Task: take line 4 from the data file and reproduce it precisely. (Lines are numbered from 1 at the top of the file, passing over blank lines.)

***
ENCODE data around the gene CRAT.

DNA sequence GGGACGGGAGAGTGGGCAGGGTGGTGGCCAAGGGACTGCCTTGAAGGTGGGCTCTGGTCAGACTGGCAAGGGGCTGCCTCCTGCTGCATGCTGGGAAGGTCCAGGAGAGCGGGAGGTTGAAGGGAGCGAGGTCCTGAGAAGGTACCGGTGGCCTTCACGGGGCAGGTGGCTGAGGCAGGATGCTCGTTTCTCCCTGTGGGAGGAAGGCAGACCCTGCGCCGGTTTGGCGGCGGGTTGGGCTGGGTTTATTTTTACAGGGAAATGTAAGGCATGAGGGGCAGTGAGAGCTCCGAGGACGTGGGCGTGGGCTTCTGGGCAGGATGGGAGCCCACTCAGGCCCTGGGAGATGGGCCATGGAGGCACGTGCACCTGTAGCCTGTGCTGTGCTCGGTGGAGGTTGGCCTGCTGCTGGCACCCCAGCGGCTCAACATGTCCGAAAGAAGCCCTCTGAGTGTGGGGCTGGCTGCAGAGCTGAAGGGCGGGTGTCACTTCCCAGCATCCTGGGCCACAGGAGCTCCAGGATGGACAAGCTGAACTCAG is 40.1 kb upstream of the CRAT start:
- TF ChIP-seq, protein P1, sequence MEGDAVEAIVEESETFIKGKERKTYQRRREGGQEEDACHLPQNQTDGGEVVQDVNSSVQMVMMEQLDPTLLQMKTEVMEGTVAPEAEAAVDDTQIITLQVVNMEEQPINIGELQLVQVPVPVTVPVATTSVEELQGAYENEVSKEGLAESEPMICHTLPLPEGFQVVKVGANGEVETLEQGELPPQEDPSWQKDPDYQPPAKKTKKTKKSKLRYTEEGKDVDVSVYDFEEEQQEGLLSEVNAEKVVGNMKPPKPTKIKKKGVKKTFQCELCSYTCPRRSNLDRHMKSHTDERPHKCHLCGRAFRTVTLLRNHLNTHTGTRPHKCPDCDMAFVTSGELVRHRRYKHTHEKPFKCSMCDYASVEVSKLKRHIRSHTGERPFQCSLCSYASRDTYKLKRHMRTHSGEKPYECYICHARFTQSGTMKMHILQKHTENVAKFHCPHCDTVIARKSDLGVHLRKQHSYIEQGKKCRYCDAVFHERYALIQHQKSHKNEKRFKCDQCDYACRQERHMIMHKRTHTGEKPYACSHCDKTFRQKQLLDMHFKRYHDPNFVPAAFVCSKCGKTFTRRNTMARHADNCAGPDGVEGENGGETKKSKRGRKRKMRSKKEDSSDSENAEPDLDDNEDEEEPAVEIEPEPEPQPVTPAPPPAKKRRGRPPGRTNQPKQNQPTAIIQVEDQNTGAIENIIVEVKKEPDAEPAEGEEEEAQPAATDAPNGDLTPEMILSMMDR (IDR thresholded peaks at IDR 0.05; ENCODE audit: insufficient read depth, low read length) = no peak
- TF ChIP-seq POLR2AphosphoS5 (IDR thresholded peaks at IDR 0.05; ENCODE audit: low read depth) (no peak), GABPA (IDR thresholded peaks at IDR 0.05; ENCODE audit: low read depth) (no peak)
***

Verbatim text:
- TF ChIP-seq POLR2AphosphoS5 (IDR thresholded peaks at IDR 0.05; ENCODE audit: low read depth) (no peak), GABPA (IDR thresholded peaks at IDR 0.05; ENCODE audit: low read depth) (no peak)